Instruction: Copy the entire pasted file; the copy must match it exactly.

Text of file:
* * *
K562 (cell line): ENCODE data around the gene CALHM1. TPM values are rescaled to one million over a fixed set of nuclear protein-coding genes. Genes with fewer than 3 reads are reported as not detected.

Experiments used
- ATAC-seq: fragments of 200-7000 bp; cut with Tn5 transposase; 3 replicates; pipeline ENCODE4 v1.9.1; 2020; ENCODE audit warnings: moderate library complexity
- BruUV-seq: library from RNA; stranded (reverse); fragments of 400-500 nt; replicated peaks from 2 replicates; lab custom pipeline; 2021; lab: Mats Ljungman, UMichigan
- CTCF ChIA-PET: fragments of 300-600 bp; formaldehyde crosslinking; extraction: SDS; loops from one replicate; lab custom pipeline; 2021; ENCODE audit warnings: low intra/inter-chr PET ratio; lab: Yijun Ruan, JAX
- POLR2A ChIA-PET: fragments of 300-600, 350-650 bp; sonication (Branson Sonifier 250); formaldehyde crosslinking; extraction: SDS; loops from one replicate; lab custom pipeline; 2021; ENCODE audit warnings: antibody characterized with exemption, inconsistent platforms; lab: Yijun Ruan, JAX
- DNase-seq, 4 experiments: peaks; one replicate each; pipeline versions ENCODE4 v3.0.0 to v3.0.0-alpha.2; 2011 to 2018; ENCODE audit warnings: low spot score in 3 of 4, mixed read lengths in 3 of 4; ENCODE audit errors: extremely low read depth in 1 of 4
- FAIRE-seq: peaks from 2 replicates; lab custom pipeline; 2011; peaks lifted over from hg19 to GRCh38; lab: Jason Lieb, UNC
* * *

K562 (cell line): ENCODE data around the gene CALHM1. TPM values are rescaled to one million over a fixed set of nuclear protein-coding genes. Genes with fewer than 3 reads are reported as not detected.

Experiments used
- ATAC-seq: fragments of 200-7000 bp; cut with Tn5 transposase; 3 replicates; pipeline ENCODE4 v1.9.1; 2020; ENCODE audit warnings: moderate library complexity
- BruUV-seq: library from RNA; stranded (reverse); fragments of 400-500 nt; replicated peaks from 2 replicates; lab custom pipeline; 2021; lab: Mats Ljungman, UMichigan
- CTCF ChIA-PET: fragments of 300-600 bp; formaldehyde crosslinking; extraction: SDS; loops from one replicate; lab custom pipeline; 2021; ENCODE audit warnings: low intra/inter-chr PET ratio; lab: Yijun Ruan, JAX
- POLR2A ChIA-PET: fragments of 300-600, 350-650 bp; sonication (Branson Sonifier 250); formaldehyde crosslinking; extraction: SDS; loops from one replicate; lab custom pipeline; 2021; ENCODE audit warnings: antibody characterized with exemption, inconsistent platforms; lab: Yijun Ruan, JAX
- DNase-seq, 4 experiments: peaks; one replicate each; pipeline versions ENCODE4 v3.0.0 to v3.0.0-alpha.2; 2011 to 2018; ENCODE audit warnings: low spot score in 3 of 4, mixed read lengths in 3 of 4; ENCODE audit errors: extremely low read depth in 1 of 4
- FAIRE-seq: peaks from 2 replicates; lab custom pipeline; 2011; peaks lifted over from hg19 to GRCh38; lab: Jason Lieb, UNC